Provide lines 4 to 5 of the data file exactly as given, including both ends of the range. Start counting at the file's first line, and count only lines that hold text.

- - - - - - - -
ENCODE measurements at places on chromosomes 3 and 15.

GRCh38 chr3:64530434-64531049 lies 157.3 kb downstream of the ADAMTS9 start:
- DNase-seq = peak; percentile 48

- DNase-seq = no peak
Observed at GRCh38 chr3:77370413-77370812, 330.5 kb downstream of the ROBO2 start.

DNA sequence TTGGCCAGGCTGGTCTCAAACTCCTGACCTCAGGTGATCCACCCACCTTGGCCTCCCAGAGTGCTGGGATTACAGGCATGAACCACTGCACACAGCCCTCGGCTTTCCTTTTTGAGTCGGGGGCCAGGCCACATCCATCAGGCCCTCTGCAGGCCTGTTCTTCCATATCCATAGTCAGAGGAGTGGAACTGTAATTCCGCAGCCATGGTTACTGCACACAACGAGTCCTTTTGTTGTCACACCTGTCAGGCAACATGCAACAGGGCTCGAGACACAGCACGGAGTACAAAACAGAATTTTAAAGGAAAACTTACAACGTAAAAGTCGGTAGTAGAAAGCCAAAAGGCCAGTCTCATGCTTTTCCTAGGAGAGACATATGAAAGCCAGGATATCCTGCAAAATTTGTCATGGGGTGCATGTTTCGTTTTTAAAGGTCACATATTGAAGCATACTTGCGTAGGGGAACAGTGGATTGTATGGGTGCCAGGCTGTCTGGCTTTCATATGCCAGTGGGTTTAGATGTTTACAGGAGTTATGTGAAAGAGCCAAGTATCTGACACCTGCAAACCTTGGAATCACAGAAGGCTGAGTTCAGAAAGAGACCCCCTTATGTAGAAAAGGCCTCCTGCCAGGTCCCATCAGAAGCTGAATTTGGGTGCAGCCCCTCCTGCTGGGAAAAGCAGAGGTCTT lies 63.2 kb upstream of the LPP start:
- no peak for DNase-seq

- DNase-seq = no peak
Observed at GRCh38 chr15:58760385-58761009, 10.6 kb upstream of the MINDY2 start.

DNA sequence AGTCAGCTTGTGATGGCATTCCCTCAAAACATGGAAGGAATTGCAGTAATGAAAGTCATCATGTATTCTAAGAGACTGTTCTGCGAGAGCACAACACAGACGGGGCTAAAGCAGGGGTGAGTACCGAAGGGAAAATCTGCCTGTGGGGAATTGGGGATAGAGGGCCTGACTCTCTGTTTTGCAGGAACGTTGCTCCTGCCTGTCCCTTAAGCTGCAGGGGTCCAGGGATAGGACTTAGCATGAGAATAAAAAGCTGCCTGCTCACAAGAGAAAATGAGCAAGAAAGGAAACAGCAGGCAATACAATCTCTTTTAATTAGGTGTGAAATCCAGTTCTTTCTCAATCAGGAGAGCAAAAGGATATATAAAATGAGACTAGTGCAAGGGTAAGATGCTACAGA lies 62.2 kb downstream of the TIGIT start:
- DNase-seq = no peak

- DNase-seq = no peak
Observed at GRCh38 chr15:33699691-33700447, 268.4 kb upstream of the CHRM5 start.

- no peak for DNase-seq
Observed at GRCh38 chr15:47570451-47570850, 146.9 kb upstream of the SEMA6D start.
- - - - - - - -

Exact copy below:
- DNase-seq = no peak
Observed at GRCh38 chr3:77370413-77370812, 330.5 kb downstream of the ROBO2 start.